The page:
SXSW 2017: A Critically Endangered Species
The film A Critically Endangered Species opens with famed poet and novelist Maya Dardel (Lena Olin) calling a live radio show, announcing she’s is going to kill herself. She’s made the decision and isn’t going to be talked out of it; she announces she requires an heir, someone who will control her estate and be responsible for her legacy after her death. The thing is, she wants a male writer, because she hates female writers. Maya starts to interview prospects and it’s soon apparent she may have ulterior motives. She begins to psychologically unwrap each college-aged writer. Maya, who’s in her early 60s, after the perfunctory artistry talk, propositions each young man into giving her oral sex.
The film, directed and written by Zachary Cotler and Magdalena Zyzak, focuses on Maya’s frustration with the aging artist’s life. Maya believes her best years are behind her, and with no kids or family, she doesn’t feel like she has anything of importance to contribute anymore. Cotler and Zyzak represent Maya’s malaise with enough introspection to keep the film dynamic. Lena Olin’s performance carries the film, a fitting role for the veteran actress who would struggle to find a substantial role like this in the Hollywood studio system.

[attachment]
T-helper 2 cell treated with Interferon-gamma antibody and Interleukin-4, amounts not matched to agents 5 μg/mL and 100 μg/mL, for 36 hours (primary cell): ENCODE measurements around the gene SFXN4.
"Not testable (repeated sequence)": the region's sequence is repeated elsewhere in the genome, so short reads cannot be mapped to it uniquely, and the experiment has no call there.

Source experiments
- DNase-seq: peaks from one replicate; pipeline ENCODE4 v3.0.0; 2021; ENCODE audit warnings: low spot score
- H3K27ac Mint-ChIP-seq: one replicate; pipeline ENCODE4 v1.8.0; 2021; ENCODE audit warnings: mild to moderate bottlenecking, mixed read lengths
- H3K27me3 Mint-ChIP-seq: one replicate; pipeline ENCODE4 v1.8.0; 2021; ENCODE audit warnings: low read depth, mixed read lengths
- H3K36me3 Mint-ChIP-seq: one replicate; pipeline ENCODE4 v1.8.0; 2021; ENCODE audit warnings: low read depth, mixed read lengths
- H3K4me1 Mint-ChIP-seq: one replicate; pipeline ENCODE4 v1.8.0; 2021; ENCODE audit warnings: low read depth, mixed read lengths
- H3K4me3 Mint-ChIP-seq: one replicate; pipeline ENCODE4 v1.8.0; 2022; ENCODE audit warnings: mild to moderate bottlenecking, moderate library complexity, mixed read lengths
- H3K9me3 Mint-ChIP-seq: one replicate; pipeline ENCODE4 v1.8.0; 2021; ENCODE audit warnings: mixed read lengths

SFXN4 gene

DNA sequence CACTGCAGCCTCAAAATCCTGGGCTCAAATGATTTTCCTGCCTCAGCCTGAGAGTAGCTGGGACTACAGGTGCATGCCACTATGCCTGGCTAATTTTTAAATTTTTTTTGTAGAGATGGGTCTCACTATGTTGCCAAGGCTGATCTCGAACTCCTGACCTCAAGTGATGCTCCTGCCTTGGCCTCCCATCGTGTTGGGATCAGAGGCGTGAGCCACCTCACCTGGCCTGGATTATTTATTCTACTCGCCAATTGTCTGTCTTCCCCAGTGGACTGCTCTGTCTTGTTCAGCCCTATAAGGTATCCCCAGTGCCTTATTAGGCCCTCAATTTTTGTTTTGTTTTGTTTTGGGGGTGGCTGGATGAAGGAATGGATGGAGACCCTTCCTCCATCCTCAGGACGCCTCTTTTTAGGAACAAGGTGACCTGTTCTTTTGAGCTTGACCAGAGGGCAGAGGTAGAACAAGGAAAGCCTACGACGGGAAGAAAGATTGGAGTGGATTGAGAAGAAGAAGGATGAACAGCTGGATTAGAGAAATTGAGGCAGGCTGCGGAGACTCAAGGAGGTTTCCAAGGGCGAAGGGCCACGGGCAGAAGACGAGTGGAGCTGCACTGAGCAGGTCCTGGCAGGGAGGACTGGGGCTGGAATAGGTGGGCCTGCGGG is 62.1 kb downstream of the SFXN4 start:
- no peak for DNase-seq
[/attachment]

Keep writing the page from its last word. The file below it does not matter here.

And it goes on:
Amateurish camerawork is bothersome for most of the runtime — static shots of lawn ornaments and actors' reflections off glass doors don't add much weight. But, the film hits its stride when Maya narrows down her heirs apparent to two, a soft-spoken poet, Ansel (Nathan Keyes), and a simmering narcissist, Paul (Alexander Koch). We don’t know how serious Maya is at times — will she go through with her suicide or is this just an existential crisis she’s going through? With Ansel and Paul, she looks to work through her issues while breaking down theirs. Advice from her friend, Leonora (Rosanna Arquette), doesn’t seem to quell Maya’s thoughts of insignificance. It’s a seemingly never-ending struggle with no clear answers; A Critically Endangered Species tackles the life of an aging artist struggling with their own legacy and mortality, and ends up being effectively engaging by the end.